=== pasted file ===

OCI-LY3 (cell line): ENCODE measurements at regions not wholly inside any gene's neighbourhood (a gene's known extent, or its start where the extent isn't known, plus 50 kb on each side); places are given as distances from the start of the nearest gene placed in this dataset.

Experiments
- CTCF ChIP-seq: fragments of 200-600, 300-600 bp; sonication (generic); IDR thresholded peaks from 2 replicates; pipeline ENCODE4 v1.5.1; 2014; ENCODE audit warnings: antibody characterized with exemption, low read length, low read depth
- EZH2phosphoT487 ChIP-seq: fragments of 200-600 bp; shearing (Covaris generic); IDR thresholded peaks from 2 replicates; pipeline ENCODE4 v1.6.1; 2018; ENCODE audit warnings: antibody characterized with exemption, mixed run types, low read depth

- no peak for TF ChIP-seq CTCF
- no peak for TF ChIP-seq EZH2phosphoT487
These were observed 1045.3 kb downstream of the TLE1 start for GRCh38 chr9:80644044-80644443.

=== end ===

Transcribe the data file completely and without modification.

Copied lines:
OCI-LY3 (cell line): ENCODE measurements at regions not wholly inside any gene's neighbourhood (a gene's known extent, or its start where the extent isn't known, plus 50 kb on each side); places are given as distances from the start of the nearest gene placed in this dataset.

Experiments
- CTCF ChIP-seq: fragments of 200-600, 300-600 bp; sonication (generic); IDR thresholded peaks from 2 replicates; pipeline ENCODE4 v1.5.1; 2014; ENCODE audit warnings: antibody characterized with exemption, low read length, low read depth
- EZH2phosphoT487 ChIP-seq: fragments of 200-600 bp; shearing (Covaris generic); IDR thresholded peaks from 2 replicates; pipeline ENCODE4 v1.6.1; 2018; ENCODE audit warnings: antibody characterized with exemption, mixed run types, low read depth

- no peak for TF ChIP-seq CTCF
- no peak for TF ChIP-seq EZH2phosphoT487
These were observed 1045.3 kb downstream of the TLE1 start for GRCh38 chr9:80644044-80644443.